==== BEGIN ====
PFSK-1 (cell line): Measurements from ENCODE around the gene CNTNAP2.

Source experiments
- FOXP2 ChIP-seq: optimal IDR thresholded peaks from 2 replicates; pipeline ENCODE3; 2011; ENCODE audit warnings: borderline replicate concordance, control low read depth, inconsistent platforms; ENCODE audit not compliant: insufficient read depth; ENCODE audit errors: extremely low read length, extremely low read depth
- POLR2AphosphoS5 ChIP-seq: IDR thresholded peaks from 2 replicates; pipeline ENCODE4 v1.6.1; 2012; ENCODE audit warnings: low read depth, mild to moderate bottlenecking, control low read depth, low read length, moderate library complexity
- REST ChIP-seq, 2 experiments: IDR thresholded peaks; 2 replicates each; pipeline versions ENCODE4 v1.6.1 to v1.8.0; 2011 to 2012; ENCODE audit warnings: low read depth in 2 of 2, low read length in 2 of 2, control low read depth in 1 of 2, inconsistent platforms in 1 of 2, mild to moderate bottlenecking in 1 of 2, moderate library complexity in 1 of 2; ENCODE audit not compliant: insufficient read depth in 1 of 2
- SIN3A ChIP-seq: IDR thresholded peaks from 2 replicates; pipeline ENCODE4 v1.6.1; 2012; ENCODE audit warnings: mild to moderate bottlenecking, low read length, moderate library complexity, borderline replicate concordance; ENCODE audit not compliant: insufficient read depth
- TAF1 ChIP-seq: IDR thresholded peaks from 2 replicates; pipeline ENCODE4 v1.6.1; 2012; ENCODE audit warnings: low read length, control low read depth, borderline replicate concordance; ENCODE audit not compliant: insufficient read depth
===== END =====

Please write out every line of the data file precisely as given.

PFSK-1 (cell line): Measurements from ENCODE around the gene CNTNAP2.

Source experiments
- FOXP2 ChIP-seq: optimal IDR thresholded peaks from 2 replicates; pipeline ENCODE3; 2011; ENCODE audit warnings: borderline replicate concordance, control low read depth, inconsistent platforms; ENCODE audit not compliant: insufficient read depth; ENCODE audit errors: extremely low read length, extremely low read depth
- POLR2AphosphoS5 ChIP-seq: IDR thresholded peaks from 2 replicates; pipeline ENCODE4 v1.6.1; 2012; ENCODE audit warnings: low read depth, mild to moderate bottlenecking, control low read depth, low read length, moderate library complexity
- REST ChIP-seq, 2 experiments: IDR thresholded peaks; 2 replicates each; pipeline versions ENCODE4 v1.6.1 to v1.8.0; 2011 to 2012; ENCODE audit warnings: low read depth in 2 of 2, low read length in 2 of 2, control low read depth in 1 of 2, inconsistent platforms in 1 of 2, mild to moderate bottlenecking in 1 of 2, moderate library complexity in 1 of 2; ENCODE audit not compliant: insufficient read depth in 1 of 2
- SIN3A ChIP-seq: IDR thresholded peaks from 2 replicates; pipeline ENCODE4 v1.6.1; 2012; ENCODE audit warnings: mild to moderate bottlenecking, low read length, moderate library complexity, borderline replicate concordance; ENCODE audit not compliant: insufficient read depth
- TAF1 ChIP-seq: IDR thresholded peaks from 2 replicates; pipeline ENCODE4 v1.6.1; 2012; ENCODE audit warnings: low read length, control low read depth, borderline replicate concordance; ENCODE audit not compliant: insufficient read depth